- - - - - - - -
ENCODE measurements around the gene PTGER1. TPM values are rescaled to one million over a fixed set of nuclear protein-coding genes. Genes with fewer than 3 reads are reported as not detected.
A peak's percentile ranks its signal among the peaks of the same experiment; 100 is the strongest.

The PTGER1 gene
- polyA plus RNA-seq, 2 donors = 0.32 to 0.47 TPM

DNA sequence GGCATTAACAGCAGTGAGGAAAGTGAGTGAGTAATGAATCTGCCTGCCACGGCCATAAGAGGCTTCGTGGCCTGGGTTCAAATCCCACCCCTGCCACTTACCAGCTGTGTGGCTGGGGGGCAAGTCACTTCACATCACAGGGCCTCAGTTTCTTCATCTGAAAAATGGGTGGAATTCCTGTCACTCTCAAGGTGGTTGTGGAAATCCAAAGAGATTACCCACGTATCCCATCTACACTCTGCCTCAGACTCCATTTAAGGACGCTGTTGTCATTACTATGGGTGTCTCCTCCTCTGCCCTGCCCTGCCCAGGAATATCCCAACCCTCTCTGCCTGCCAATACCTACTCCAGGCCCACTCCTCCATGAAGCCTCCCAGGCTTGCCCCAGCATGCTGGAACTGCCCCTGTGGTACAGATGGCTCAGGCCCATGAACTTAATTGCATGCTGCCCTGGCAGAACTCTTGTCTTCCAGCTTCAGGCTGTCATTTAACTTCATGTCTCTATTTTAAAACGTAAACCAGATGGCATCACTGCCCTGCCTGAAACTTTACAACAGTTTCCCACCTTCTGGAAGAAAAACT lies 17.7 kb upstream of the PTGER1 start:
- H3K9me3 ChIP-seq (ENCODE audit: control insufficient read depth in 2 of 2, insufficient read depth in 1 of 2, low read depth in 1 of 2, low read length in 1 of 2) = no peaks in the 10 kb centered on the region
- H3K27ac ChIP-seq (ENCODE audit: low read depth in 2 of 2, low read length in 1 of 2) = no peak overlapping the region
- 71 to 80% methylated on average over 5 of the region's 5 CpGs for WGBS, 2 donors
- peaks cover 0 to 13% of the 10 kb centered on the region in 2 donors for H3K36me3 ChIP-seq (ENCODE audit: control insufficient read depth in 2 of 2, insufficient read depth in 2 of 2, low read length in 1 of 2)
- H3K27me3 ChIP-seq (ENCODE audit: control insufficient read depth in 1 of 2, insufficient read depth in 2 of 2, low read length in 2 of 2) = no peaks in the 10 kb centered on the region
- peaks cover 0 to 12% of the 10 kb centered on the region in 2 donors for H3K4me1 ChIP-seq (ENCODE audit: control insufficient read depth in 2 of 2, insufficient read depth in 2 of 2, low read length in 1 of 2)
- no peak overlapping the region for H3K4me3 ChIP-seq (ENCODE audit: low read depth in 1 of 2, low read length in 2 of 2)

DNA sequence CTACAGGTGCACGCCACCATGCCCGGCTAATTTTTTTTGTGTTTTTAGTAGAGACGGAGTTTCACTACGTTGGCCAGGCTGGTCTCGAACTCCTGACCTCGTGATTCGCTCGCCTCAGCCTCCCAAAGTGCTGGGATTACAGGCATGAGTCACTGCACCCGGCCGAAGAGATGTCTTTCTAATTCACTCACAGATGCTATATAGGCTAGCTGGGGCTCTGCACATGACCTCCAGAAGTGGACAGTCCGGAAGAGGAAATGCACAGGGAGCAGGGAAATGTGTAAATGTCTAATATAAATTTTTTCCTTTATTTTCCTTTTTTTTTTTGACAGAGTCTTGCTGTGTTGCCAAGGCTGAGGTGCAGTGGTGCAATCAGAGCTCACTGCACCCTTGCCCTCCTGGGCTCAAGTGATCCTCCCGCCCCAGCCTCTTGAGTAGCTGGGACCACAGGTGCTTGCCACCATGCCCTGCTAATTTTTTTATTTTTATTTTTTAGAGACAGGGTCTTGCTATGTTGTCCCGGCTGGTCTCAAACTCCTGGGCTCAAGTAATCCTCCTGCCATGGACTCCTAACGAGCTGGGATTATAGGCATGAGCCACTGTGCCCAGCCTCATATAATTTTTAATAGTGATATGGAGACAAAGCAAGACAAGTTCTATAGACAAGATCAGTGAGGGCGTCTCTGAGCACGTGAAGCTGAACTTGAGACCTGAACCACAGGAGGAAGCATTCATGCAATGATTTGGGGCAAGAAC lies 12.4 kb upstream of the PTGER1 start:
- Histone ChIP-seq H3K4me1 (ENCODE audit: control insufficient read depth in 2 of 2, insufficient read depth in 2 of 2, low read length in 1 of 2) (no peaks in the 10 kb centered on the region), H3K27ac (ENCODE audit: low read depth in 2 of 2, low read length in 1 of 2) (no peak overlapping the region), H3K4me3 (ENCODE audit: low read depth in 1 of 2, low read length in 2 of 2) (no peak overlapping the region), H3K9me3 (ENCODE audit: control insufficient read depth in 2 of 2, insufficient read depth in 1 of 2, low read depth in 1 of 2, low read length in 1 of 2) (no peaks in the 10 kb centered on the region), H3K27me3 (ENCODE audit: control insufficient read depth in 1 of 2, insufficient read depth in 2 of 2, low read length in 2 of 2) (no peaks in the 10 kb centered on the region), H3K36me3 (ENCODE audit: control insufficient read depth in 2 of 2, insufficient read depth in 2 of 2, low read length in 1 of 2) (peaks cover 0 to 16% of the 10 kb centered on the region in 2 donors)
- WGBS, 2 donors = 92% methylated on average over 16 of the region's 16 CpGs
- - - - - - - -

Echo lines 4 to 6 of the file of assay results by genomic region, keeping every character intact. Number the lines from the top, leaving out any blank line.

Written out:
- polyA plus RNA-seq, 2 donors = 0.32 to 0.47 TPM

DNA sequence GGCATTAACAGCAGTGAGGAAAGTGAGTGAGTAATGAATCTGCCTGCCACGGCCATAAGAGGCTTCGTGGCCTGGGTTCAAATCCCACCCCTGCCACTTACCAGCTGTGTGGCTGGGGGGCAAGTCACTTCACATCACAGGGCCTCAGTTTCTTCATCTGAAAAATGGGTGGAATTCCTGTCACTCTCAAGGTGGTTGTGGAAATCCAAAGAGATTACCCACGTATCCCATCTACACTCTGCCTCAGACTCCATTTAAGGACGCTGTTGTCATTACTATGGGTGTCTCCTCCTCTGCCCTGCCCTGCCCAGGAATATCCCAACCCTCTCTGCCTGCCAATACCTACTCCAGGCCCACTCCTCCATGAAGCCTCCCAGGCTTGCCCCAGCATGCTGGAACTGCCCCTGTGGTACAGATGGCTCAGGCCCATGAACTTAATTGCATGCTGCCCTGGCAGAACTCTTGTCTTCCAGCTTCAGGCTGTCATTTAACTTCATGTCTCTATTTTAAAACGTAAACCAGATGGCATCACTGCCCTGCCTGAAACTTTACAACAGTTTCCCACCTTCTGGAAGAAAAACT lies 17.7 kb upstream of the PTGER1 start:
- H3K9me3 ChIP-seq (ENCODE audit: control insufficient read depth in 2 of 2, insufficient read depth in 1 of 2, low read depth in 1 of 2, low read length in 1 of 2) = no peaks in the 10 kb centered on the region